Our personal lives have become so infiltrated with technologies; it would be impossible to imagine a life without them. Similarly, the introduction of digital transformations has become an essential strategic priority for many companies, as they can provide an important opportunity for innovation, thus enhancing their competitiveness. Digital transformations can affect all aspects of a company: organisational processes, managerial culture, communication and interaction, or the handling and sharing of knowledge. Although often overlooked, HR departments may play an important role in guiding digital transformations within their company.
A study recently carried out by Kurt Salmon, in cooperation with Cercle Humania and Apec, provides evidence that shows the high extent to which HR departments are involved with digitalisation and digital projects in general. It suggests that HR departments, which become involved in the implementation of digital transformations have the opportunity to function as innovative engines at the heart of their company.
Of the 76 companies, which participated in the study, 92% of the respondents were linked in various degrees to the HR department of their company.
83% of respondents indicated that their company has a positive attitude towards Digital Transformation (48% open, 35% proactive). The data also shows that HR departments play an important role in the digital transformation of their companies, as their involvement with digital projects is remarkably high: 55% percent of respondents indicated that they are involved with digital projects from their very beginning and 31% become involved at the moment of project implemetation. Only 14% become involved at an undefined moment.
The findings further show that respondents see their role in HR with regard to digital transformations as active and regulatory, with the majority comparing their perceived role to that of an escort or conductor. Why, then, is the involvment of the HR department in digital transformations so important?
In a first instance, the digitalisation of the HR department’s own processes such as payroll and administrative tasks, recruitment, competence management etc, constitutes a dematerialisation, which means that these processes have become more efficient and reliable. Furthermore, the new ways in which information is made available, accessed and shared further contributes to the innovation, flexibility and autonomy of the ways in which collaborators and all other groups within the company, interact and communicate.
Secondly, HR departments are responsible for raising awareness of why digital transformations are taking place, supporting their implementation, and ensuring their appropriate usage. In order to support collaborators in appropriating new technologies and digital processes, respondents to the study indicated that they generally implement classic actions such as training sessions on the usage of digital tools (65%), creation of user charts (49%) or implementing frameworks for teleworking (46%). More innovative ways of providing support, such as reverse mentoring, are also used, although to a lesser extent (17%).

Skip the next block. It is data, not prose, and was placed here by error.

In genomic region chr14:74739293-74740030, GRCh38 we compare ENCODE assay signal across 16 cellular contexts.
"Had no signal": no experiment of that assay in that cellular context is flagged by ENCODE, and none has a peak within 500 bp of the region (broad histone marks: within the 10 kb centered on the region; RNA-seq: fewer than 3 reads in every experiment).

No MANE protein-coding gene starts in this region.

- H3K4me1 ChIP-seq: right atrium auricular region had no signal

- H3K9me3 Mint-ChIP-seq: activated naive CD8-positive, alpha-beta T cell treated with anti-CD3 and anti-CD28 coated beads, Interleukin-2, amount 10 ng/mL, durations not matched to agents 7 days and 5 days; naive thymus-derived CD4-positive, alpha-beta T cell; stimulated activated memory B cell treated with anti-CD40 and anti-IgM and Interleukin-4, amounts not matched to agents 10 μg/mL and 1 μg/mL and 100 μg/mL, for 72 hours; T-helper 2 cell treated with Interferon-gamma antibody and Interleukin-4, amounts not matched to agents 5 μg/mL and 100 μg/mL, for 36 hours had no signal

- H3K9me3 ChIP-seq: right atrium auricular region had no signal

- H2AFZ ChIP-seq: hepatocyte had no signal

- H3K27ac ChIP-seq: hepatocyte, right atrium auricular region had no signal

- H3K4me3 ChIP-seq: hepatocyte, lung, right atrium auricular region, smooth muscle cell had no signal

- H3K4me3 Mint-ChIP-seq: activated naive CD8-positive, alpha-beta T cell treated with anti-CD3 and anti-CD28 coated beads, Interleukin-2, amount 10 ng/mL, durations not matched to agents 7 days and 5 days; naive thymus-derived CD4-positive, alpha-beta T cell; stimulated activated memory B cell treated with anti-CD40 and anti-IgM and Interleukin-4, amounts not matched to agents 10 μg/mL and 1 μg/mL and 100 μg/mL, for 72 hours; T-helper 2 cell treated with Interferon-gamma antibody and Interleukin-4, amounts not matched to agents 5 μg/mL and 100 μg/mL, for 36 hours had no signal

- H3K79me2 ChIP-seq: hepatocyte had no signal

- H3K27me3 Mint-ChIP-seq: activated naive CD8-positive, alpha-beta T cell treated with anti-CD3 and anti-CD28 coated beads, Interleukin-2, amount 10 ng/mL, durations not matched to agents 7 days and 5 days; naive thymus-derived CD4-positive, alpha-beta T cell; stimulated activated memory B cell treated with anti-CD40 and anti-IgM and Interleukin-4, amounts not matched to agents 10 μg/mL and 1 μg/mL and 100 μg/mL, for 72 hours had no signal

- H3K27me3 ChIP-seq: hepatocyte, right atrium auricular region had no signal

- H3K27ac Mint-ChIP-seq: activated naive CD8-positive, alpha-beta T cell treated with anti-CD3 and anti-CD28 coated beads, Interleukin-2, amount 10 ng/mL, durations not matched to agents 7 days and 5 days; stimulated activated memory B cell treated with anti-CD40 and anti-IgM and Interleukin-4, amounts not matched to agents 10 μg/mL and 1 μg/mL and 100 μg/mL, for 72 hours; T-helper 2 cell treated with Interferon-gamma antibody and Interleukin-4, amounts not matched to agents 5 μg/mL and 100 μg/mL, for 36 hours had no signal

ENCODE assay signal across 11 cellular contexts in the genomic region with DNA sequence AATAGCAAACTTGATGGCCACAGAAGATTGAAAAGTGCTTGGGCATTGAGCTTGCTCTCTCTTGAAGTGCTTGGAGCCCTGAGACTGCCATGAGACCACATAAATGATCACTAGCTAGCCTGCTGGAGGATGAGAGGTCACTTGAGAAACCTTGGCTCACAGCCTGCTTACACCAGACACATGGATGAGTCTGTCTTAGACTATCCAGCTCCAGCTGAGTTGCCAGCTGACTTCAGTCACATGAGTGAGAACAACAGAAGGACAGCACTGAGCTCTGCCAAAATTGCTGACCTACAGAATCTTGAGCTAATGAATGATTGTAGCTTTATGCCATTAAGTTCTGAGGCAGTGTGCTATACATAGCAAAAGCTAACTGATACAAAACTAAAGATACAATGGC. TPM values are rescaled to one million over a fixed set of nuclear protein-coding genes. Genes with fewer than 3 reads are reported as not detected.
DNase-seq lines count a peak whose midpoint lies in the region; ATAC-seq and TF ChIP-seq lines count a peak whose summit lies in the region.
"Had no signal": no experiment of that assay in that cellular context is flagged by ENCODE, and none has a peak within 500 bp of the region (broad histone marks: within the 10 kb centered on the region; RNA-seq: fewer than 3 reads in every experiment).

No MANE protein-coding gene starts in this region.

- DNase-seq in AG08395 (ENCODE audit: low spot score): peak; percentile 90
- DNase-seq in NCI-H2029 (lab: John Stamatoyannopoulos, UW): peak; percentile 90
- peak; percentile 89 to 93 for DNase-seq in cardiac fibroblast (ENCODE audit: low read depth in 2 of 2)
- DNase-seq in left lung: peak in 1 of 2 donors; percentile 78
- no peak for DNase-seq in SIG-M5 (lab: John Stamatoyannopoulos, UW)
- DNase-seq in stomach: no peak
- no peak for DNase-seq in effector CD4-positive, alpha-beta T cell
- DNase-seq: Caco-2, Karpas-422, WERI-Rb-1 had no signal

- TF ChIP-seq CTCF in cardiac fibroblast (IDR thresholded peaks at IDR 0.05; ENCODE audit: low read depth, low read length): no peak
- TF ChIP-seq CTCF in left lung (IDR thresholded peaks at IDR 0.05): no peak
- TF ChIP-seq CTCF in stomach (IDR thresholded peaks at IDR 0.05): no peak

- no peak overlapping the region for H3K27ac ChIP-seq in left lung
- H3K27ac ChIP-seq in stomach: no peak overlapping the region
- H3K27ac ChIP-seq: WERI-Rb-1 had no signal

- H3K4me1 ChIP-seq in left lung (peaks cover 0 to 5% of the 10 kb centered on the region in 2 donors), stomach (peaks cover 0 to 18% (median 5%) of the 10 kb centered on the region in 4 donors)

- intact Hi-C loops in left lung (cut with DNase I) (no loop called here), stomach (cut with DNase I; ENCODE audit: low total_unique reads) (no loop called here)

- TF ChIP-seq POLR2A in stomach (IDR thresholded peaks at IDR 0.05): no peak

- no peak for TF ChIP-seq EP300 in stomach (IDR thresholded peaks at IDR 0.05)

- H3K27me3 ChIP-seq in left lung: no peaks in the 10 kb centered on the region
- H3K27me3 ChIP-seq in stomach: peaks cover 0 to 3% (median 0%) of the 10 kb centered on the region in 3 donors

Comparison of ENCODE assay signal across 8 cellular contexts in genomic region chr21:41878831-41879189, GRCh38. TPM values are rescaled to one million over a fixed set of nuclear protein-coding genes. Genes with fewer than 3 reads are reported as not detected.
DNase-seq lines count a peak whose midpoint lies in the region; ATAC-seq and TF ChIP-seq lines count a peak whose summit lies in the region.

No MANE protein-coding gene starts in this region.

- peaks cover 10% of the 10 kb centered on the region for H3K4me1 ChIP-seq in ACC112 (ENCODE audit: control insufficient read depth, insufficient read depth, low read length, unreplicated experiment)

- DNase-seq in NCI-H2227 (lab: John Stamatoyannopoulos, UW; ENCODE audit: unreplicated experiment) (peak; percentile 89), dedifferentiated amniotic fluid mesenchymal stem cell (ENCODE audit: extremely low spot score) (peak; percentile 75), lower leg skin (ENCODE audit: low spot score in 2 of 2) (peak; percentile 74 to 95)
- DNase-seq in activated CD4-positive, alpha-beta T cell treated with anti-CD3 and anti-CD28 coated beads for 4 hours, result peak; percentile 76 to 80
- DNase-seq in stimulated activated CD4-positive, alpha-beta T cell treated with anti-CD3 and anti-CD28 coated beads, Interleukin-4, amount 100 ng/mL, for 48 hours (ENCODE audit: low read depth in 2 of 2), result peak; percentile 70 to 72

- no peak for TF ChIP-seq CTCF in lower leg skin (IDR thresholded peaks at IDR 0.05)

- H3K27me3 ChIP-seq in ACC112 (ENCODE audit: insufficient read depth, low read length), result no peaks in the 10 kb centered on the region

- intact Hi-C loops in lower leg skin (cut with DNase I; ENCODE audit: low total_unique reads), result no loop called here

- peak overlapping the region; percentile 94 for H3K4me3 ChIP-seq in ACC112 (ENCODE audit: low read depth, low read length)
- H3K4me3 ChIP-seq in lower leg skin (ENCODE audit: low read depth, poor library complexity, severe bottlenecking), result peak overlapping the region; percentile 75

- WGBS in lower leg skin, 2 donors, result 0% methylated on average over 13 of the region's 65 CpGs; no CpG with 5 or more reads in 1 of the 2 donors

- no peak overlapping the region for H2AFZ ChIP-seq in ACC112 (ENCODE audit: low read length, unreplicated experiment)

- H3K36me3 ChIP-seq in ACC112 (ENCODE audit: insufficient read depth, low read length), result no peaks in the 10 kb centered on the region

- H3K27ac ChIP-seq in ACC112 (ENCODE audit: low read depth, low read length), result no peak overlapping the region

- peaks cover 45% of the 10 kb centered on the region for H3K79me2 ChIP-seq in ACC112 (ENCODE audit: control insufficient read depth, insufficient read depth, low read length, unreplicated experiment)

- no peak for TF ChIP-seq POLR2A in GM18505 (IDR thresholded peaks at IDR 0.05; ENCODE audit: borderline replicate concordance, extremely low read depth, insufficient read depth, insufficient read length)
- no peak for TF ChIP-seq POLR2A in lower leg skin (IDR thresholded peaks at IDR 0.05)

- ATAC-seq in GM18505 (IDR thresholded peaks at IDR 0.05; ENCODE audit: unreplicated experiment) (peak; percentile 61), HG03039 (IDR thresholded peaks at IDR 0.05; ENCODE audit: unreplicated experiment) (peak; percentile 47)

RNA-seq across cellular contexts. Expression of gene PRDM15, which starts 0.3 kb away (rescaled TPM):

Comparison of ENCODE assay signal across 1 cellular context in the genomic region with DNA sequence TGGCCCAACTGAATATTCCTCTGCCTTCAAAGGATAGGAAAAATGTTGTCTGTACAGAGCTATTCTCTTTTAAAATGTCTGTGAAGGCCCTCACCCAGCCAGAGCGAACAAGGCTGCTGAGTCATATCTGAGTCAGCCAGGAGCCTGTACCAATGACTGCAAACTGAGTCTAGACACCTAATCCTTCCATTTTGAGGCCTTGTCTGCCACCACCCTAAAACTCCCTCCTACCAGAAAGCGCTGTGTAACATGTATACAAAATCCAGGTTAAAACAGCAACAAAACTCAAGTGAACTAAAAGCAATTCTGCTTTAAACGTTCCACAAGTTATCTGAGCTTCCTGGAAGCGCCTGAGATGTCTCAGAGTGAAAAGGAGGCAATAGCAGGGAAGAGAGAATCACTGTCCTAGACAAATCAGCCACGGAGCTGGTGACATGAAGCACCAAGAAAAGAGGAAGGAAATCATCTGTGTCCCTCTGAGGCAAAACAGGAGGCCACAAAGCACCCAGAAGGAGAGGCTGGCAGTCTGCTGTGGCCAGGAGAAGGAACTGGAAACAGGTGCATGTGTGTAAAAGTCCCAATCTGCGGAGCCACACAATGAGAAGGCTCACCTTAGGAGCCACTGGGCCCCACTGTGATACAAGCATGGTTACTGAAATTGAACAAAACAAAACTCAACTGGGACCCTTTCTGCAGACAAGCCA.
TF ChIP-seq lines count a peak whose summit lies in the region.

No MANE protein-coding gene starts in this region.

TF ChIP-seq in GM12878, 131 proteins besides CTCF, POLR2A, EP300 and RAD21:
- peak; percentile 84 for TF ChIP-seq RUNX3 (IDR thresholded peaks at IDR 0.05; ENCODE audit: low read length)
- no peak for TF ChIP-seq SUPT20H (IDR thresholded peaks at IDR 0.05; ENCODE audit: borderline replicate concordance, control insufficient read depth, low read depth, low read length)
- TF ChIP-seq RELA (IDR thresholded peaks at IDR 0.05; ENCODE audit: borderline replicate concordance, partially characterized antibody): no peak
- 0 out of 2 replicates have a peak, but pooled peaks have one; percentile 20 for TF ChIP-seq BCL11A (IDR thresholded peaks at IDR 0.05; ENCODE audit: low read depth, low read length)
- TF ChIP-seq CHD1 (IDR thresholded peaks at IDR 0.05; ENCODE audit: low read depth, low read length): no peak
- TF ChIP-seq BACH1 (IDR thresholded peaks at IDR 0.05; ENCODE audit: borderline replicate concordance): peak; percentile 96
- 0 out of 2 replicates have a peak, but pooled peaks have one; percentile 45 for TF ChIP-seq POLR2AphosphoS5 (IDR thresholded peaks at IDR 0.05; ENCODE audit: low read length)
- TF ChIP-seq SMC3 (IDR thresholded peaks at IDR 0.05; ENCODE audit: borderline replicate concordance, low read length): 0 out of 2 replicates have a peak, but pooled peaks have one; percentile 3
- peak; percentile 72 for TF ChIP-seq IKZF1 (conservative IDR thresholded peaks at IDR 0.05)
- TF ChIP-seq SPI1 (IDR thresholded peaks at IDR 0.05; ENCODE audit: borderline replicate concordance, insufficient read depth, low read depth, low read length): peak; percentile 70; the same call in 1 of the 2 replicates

The impacts of digital transformations are incredibly wide reaching, as are their positive effects: they modernise the corporate image and boost its attractiveness, they increase the efficiency of organisational processes and induce changes to the nature and existence of certain positions. These transformations are especially important with regard to recruitment: new generations of employees have grown up surrounded by digital technologies; as a result they not only bring new competencies to the job market, but also new attitudes and expectations. These new cultural expectations with respect to the functioning of a company and its job requirements have become known under the concept of “digital working”. This concept includes, for example, teleworking, which problematizes notions such as “workplace” or “office hours”. Through engaging with digital transformations and anticipating new tendencies, HR departments can prepare for new expectations and trends and respond to them in efficient ways (e.g. offer frameworks that permit teleworking).
With regard to the numerous resources that HR departments can implement in order to assist and support the digital transformations of the company processes, respondents indicated that the main point needing more attention is the transmission of a digital culture (57%). Unease with regard to the usage of technologies or sheer reluctance to do so may indeed constitute an obstacle to the smooth implementation of digital transformations. These attitudes might mostly be found among older generations of workers; indeed 63% of respondents believe in the existence of a generational cleavage when it comes to attitudes towards digital technologies. Such difficulties can be circumvented by capitalising on the knowledge of younger generations by implementing reverse mentoring schemes, where one collaborator will act as a coach to another actor who is not fully at ease with new technologies and digital tools. Not only does this consolidate intergenerational links and integration within the company, but reverse mentoring also contributes to a strong culture of sharing and cooperating within the company.
Thus, by supporting and accompanying not only new processes, but also the collaborators through out all phases of digital transformations, the HR department can play an immensely important role in ensuring a well-adapted implementation of the Digital Transformation at all levels.
All graphs and numbers were taken from: Kurt Salmon, Cercle Humania, Apec. (2015)
Consultant in Human Capital Management @ MindForest